It’s been an exciting week. Fresh snow on the mountains yesterday.
A gigantic storm is on its way. I saw it coming last night. It'll be gusting over 100 mph in the Aleutians today. Some of that will hit our shores (stay tuned).
And, excitement on the domestic side, too: a break-in. Someone invaded my secret stash of expensive chocolate in my underwear drawer. It wasn’t hard to spot---- bits of foil and half-nibbled pieces of chocolate lay pooled in my bras. What a pathetic pilferage! Not even hiding the evidence! Like the good mother that I am, I immediately accused my youngest of the theft. When he vehemently denied it, I knew I had failed as a parent (To have raised such a falsifying child!) But----Truth always wins out. It was a mouse. A live mouse, as I discovered when it leapt from my dresser to floor to who-knows-where, (mouth likely full of my cocoa confections.) I wished him indigestion first, then outright death after. Yes, nothing less than death-by-chocolate. And to all his kind! (Especially to the one who started a home in my pajama drawer!)
Above us, the Northern Lights were gloriously alive this week in Kodiak. I never catch them here, though everyone else does. It’s some kind of curse. I’ve chased them everywhere. I’ve even hauled my sons out of bed on a school night to pilgrimage to the top of a mountain upon the mere whiff of the word “lights!” But there’s a rule in play: the harder I try to see them here, the more invisible they will be. Except for this week.
We had just finished Godspell rehearsal. The disciples (us) had just eaten the bread and passed the cup of his blood. Then Christ died, pinned to a rock wall. I cried. We rose to sing a dirge, lost in mourning. But in this Godspell, Jesus doesn’t stay dead. He appears at the end, in a balcony, spotlight on, arms out. Our mourning turns to dancing, literally. Rehearsal over, a friend peeks in and says, “The Northern Lights are out!”
Though it was late and we were all bushed, Micah, Allie and I jumped in our car and switchbacked to the top of Pillar Mountain. We opened our doors against the frigid night wind and there---two fireballs dropping from the sky! Two seconds of blazing glory! We stepped out, eyes wide and fixed on the sky, ready for whatever else might come. Screams next, and three more cast members ran from the dark to join us, huddling together in laughter and shivers against the wind. Overhead, six turbines, with arms outspread, whirled the winds and stars around us. . .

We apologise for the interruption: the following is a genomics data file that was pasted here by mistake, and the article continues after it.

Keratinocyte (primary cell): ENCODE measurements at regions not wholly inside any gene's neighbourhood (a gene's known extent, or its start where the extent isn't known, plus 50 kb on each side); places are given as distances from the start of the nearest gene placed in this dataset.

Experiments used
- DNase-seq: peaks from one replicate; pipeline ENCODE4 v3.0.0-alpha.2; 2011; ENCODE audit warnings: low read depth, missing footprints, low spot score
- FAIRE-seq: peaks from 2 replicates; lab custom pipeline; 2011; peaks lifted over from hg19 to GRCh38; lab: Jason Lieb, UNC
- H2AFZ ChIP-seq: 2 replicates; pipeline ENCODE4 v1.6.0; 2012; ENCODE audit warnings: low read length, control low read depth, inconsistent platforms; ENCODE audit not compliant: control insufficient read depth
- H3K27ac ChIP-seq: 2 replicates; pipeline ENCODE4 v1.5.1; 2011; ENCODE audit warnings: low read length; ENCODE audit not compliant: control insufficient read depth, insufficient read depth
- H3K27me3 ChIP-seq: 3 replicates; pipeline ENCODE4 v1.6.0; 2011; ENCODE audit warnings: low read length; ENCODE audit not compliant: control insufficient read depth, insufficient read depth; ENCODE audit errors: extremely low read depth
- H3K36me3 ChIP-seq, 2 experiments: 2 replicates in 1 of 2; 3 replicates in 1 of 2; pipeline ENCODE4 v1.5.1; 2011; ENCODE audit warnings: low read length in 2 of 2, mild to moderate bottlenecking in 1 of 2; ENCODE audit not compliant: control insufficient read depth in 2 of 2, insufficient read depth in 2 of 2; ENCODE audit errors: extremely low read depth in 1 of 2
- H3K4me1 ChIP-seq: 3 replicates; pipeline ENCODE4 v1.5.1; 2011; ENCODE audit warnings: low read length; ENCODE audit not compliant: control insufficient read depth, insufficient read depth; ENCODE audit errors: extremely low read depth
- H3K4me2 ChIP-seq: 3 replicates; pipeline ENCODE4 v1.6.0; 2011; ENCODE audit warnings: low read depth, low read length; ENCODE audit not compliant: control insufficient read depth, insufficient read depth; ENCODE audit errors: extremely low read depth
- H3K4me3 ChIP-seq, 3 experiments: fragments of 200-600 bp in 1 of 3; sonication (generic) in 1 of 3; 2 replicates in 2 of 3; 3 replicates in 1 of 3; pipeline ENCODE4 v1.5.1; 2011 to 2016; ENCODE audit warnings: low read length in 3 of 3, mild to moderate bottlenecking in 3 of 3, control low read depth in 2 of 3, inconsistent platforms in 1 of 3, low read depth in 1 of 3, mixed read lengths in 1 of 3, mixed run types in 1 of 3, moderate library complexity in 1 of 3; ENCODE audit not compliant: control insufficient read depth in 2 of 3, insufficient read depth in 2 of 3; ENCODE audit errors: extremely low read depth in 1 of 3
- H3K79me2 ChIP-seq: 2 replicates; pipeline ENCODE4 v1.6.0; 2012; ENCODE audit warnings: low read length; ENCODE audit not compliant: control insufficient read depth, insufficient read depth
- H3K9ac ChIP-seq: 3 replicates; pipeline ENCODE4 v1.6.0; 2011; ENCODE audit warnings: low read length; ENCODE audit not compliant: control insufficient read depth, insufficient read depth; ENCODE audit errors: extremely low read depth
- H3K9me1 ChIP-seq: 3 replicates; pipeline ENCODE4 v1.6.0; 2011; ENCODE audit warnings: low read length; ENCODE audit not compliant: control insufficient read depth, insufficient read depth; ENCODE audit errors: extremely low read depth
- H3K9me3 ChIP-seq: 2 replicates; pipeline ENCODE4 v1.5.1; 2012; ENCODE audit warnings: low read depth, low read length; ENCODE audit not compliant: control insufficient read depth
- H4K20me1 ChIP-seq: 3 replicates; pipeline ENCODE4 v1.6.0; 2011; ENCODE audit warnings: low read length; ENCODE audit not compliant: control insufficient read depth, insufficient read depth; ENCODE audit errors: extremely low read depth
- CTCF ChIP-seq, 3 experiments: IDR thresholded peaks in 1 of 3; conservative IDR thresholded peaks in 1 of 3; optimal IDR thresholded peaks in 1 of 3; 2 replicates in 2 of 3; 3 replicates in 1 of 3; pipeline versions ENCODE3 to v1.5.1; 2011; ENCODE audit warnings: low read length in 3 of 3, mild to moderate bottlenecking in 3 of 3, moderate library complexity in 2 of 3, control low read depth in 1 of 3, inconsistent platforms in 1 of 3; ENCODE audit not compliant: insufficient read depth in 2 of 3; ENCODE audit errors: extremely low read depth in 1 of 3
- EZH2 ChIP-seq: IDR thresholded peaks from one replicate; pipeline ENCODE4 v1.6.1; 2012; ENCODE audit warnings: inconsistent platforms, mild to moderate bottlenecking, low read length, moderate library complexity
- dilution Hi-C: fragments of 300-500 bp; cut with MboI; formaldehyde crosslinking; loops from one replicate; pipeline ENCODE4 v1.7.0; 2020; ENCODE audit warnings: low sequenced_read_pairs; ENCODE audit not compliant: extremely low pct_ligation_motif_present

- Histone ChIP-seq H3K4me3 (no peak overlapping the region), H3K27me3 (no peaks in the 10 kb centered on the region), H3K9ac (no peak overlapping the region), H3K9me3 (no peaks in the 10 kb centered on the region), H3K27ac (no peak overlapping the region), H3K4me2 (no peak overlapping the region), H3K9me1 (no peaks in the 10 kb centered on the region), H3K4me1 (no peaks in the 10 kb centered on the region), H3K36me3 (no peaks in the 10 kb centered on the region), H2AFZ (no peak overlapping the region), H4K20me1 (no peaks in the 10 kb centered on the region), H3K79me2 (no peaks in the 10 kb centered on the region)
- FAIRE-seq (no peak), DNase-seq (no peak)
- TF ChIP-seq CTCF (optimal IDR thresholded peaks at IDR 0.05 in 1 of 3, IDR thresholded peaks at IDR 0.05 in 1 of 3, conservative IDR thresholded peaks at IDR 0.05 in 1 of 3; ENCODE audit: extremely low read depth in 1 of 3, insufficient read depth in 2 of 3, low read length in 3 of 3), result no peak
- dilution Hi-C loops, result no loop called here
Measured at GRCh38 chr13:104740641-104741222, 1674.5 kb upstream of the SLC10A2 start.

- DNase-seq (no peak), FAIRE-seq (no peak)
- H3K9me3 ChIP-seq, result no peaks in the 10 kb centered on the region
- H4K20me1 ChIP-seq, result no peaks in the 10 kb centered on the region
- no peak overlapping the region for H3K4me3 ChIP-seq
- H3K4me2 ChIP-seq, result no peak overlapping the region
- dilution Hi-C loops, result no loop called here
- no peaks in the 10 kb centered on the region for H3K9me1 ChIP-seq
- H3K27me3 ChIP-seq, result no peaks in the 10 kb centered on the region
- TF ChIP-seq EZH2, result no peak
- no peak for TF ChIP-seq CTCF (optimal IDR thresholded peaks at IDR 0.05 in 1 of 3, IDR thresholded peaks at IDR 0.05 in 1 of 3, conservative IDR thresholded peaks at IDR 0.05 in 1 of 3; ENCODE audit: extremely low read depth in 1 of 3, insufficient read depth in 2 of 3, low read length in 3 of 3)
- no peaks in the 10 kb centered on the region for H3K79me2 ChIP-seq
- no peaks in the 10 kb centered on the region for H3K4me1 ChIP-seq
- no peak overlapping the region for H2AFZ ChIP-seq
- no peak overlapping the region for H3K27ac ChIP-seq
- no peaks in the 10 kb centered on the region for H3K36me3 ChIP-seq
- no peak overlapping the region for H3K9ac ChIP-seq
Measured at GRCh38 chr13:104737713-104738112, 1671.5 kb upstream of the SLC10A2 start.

And there, finally, yes. The Lights. Not as brilliant and dramatic as further north, but a night sky as alive and breathing and shimmering as the God who made it all.
(And Here, if you'd like to see more, the glories of the Lights we’ve seen further north.)
How can this happen? In ten minutes, from mourning below a hanging Christ on a gym stage to the top of a mountain, jaw-dropped, blown away, lit by green rays and falling stars . . . How can the world hold such moments? How can our hearts contain this:
the God of the cosmos hung on a tree out of jealousy and hate;
the God of the cosmos pinned to a tree for his love for the despised;
Then, the God of the cosmos spinning his night sky, holding the planets in their orbits, the moons in their spheres, watering and lavishing us all with life and sun and warmth and rain. Loving us still. Loving even we who haul Jesus to our own crosses, killing him over and over.
And so we must keep hanging him there. Because he keeps rising. He keeps coming back to life, blazing across our lives with a shooting ray of love, with an arm of kindness, with a flash of conscience, with the dazzle of forgiveness that lights our own nights with a shimmer that lays us low, that lifts us mountain-high.
How can he still care for us murderers? How can he fill our black-night hearts still with such light?
I don’t know. I cannot fathom a God this good----but I know He is true. His love is real.
Would you do this, too? Go, stand outside tonight. Dare to stare high, to consider the stars, the moon, the galaxies. Bask in their brilliant light. Do you see?
God is lighting those candles every night,
to find your way
Are you there yet?